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Consider the equation: $$-\epsilon u''(x) + \beta u'(x) = 1, \;\; x \in (0,1)$$ $$u(0) = 0, \;\; u(1) = 0.$$ $\beta > 0, \;\; \epsilon > 0$.

Can someone please help me to solve this equation? (I don't know very well differential equations, so I need help).

Thank you!

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First, you need to find the general solution of the associated homogeneous equation $$ -\epsilon u''(x) + \beta u'(x) = 0\ , $$ by setting $u'(x)=y(x)$. You have $$ -\epsilon y^\prime(x)+\beta y(x)=0\ , $$ which is separable $$ \frac{\epsilon}{\beta}\frac{dy}{y}=dx\ , $$ yielding $$ y(x)=\kappa_1 e^{\beta x/\epsilon}\ , $$ where $\kappa_1$ is an arbitrary constant. Therefore $$ \frac{du}{dx}=\kappa_1 e^{\beta x/\epsilon}\Rightarrow u(x)=\kappa_1 \frac{\epsilon}{\beta}e^{\beta x/\epsilon}+\kappa_2\ . $$

Next, find a particular solution of the inhomogeneous equation $$ -\epsilon u''(x) + \beta u'(x) = 1\ , $$ for example take $u(x)=A x$, where you fix $A$ by requiring that $$ \beta A=1\Rightarrow A=1/\beta\ . $$

Therefore the general solution of your original equation is $$ u(x)=\kappa_1 \frac{\epsilon}{\beta}e^{\beta x/\epsilon}+\kappa_2+\frac{1}{\beta}x\ . $$ Next, fix $\kappa_1$ and $\kappa_2$ by requiring that $u(0)=u(1)=0$ as $$ \kappa_1\epsilon/\beta+\kappa_2=0 \quad\text{and}\quad \kappa_1(\epsilon/\beta)e^{\beta/\epsilon}+\kappa_2+1/\beta=0\ . $$

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Consider the homogenous equation $$-\varepsilon y'' + \beta y' =0 $$ its general solutions are of the form $$y=C_1 +C_2 e^{\frac{\varepsilon}{\beta} x}$$ thus a general solutions of your equation are $$u(x) =C_1 +\frac{x}{\beta} +C_2 e^{\frac{\varepsilon}{\beta} x}$$ since $u(0)=0 , u(1)=0.$ We get $C_1 +C_2 =0 \wedge C_1 + \frac{1}{\beta} + C_2 e^{\frac{\varepsilon}{\beta} } =0$ therefore $$C_1 =\frac{1}{\beta e^{\frac{\varepsilon}{\beta} } -\beta} , C_2 =\frac{1}{-\beta e^{\frac{\varepsilon}{\beta} } +\beta}$$ and the solution is equal to $$u(x)=\frac{1}{\beta e^{\frac{\varepsilon}{\beta} } -\beta} +\frac{x}{\beta} +\frac{1}{-\beta e^{\frac{\varepsilon}{\beta} } +\beta} e^{\frac{\varepsilon}{\beta} x}$$

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This is a 2nd order inhomogeneous ODE with constant coefficients. Such an equation can always be solved with the method of variation of parameters. There 4 steps:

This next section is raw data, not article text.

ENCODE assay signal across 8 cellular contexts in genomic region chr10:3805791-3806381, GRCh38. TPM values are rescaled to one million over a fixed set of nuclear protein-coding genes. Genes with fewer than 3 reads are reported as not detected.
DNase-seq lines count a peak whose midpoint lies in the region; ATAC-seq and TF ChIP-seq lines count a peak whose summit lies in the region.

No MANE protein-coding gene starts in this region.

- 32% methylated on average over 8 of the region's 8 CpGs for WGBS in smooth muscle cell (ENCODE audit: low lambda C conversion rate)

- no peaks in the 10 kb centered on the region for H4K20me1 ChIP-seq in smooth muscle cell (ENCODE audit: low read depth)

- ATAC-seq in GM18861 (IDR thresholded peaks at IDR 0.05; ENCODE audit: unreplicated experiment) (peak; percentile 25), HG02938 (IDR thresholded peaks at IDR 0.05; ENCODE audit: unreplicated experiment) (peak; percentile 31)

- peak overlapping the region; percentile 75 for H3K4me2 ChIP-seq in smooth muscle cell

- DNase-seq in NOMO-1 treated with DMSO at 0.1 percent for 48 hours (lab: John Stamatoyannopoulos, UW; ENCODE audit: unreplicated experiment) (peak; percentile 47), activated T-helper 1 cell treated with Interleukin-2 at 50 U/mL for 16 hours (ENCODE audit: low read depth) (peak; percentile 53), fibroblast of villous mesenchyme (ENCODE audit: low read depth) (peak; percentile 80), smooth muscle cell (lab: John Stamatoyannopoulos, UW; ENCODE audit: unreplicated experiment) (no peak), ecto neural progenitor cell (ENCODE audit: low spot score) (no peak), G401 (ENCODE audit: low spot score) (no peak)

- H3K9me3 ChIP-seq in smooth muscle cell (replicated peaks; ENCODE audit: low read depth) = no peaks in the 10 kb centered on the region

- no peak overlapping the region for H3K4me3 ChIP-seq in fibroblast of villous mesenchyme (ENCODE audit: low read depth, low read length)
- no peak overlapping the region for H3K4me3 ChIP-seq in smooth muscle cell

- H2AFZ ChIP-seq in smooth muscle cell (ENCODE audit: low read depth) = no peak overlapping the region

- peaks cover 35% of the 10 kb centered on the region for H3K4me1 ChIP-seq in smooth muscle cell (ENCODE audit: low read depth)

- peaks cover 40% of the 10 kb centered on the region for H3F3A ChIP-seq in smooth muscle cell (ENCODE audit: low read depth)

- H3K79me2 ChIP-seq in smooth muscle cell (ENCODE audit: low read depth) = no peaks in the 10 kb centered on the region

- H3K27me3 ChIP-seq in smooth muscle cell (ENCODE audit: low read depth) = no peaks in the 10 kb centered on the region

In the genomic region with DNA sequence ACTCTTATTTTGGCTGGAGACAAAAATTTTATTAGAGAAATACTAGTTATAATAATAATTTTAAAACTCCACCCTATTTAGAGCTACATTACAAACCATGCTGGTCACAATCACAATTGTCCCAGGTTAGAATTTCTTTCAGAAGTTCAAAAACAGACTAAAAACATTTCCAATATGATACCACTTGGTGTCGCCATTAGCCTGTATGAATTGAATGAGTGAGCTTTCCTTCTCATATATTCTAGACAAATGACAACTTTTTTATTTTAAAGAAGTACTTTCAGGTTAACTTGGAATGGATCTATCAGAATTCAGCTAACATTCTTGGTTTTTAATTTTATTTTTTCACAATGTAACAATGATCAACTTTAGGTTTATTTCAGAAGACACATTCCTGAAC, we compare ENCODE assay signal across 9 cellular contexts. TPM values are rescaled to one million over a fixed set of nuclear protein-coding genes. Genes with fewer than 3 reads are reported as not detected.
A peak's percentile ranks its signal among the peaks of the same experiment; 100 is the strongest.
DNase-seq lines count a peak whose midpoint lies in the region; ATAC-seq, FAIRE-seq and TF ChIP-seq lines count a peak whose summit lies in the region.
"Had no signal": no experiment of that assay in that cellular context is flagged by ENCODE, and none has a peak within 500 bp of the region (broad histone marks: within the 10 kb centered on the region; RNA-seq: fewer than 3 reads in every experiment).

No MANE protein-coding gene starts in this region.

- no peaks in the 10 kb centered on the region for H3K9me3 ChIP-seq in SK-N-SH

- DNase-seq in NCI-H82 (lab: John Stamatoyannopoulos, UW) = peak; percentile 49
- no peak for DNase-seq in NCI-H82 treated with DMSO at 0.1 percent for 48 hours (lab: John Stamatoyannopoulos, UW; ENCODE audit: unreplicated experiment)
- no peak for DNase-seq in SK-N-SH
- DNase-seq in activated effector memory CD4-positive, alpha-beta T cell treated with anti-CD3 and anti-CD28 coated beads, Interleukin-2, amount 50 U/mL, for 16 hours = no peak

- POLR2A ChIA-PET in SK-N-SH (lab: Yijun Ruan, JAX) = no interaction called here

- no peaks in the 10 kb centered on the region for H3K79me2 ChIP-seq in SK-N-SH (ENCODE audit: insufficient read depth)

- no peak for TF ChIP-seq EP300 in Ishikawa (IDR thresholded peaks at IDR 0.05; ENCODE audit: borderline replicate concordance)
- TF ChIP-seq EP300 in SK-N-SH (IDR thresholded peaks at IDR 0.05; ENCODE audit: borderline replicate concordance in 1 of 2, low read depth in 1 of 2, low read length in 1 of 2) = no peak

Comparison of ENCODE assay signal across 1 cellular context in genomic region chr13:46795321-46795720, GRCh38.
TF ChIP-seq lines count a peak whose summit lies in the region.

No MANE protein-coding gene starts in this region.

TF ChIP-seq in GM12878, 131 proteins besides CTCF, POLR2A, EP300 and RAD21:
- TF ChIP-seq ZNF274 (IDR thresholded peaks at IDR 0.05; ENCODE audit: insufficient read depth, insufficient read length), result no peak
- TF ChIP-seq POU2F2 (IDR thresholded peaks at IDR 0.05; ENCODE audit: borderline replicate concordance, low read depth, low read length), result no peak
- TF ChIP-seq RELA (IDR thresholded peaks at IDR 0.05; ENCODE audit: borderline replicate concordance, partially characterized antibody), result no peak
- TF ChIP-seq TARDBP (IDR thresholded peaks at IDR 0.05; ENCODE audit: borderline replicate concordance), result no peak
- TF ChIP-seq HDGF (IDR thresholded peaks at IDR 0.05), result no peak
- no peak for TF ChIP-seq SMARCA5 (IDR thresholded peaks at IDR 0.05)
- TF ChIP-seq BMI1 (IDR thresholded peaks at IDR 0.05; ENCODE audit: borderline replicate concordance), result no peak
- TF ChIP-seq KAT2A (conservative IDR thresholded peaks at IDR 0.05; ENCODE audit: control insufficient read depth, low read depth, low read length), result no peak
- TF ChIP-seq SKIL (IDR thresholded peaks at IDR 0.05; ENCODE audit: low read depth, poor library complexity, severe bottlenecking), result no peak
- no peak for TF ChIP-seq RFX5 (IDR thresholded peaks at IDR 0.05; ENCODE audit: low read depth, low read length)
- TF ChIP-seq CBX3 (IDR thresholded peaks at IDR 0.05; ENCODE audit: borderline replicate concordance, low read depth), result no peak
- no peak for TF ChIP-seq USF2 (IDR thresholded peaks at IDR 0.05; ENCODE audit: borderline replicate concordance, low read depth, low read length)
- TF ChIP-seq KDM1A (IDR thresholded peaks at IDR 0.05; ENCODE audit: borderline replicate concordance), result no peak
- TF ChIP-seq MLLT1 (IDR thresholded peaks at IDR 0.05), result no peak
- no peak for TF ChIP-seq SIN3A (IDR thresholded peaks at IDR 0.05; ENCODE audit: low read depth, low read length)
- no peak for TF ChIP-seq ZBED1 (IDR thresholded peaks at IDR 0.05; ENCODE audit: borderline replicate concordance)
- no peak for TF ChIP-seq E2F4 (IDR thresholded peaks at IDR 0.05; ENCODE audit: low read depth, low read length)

1. Find the general solution to the homogeneous equation $$ -\epsilon u'' + \beta u' = 0 $$ using the ansatz $u(x) = e^{kx}$. You will find two values $k_1,k_2$ for which $e^{kx}$ is a solution, so the general solution is then $u(x) = c_1 e^{k_1 x} + c_2 e^{k_2 x}$.

  2. Reduce the inhomogeneous equation to a 1st order equation as follows: assume that $u(x) = c_1(x) e^{k_1 x} + c_2(x) e^{k_2 x}$, subject to the constraint $$c_1'(x) e^{k_1 x} + c_2'(x) e^{k_2 x} = 0.$$ Insert this expression for $u(x)$ back into the inhomogeneous equation, and using the fact that $e^{k_1 x}, e^{k_2 x}$ are solutions to the homogeneous equation, together with the constraint above, you will see that many terms cancel, and in the end you are left with $$ -\epsilon( k_1 c_1'(x) e^{k_1 x} + k_2 c_2'(x) e^{k_2 x}) = 1. $$

  3. Solve this 1st order equation. From the constraint, we have that $c_2'(x) = -c_1'(x) e^{(k_1-k_2)x}$. Plug this into the 1st order equation from (2), and rearrange to solve for $c_1'(x)$. You will get an equation of the form $$ c_1'(x) = F(x), $$ so the solution is $c_1(x) = \int F(x) dx + a_1$, where $a_1$ is an integration constant. Now that you know $c_1(x)$, you can similarly solve for $c_2(x)$ (you will get another integration constant).

  4. Use your boundary conditions $u(0) = 0, u(1) = 0$ to solve for the integration constants.

Since this smells of homework, I hesitate to give additional details. But it is easy to find many worked examples of variation of parameters, which should make the technique very easy to understand.

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First of all make the substitution $t=u'$ so you'll have a first order equation: $$ -\epsilon t'+\beta t=1 $$ Then solve the homogenous equation: $$ -\epsilon t_0'+\beta t_0=0 \iff t_0'-\frac{\beta}{\epsilon}t_0=0 \iff \frac{dt_0}{dx}=\frac{\beta}{\epsilon}t_0 \iff \frac{dt_0}{t_0}=\frac{\beta}{\epsilon}dx \iff $$ $$ \iff \ln t_0=\frac{\beta}{\epsilon}x+k \iff t_0=ce^{\beta / \epsilon x} $$ Now looking at the RHS of the equation we know that the solutiono for the inhomogeneus equation differs from the solution of the homogenus by a zeroth degree polynomial: $$ t=t_0+q$$ Substituting in the equation youll find that $q=\frac{1}{\beta}$ so: $$ t=ce^{\beta / \epsilon x}+\frac{1}{\beta} $$ Now we can integrate $t$ to find $u$: $$ u=\int t dx \iff u=c\frac{\epsilon }{\beta}e^{\beta / \epsilon x}+\frac{x}{\beta}+d $$ Now we can force the contour conditions to find $c$ and $d$.$$ \left\{\begin{align*} u(0) &= c\frac{\epsilon }{\beta}+d &= 0\\ u(1) &= c\frac{\epsilon }{\beta}e^{\beta / \epsilon }+\frac{1}{\beta}+d &= 0 \end{align*}\right. $$ then $$ c=\frac{1}{\epsilon}\frac{1}{1-e^{\beta / \epsilon }} $$ $$ d=-\frac{1}{\beta}\frac{1}{1-e^{\beta / \epsilon }} $$ and the final expression for $u$ is: $$ \frac{1}{\beta}\frac{1}{1-e^{\beta / \epsilon }}\left ( e^{\beta / \epsilon x}+(1-e^{\beta / \epsilon })x-1\right ) $$

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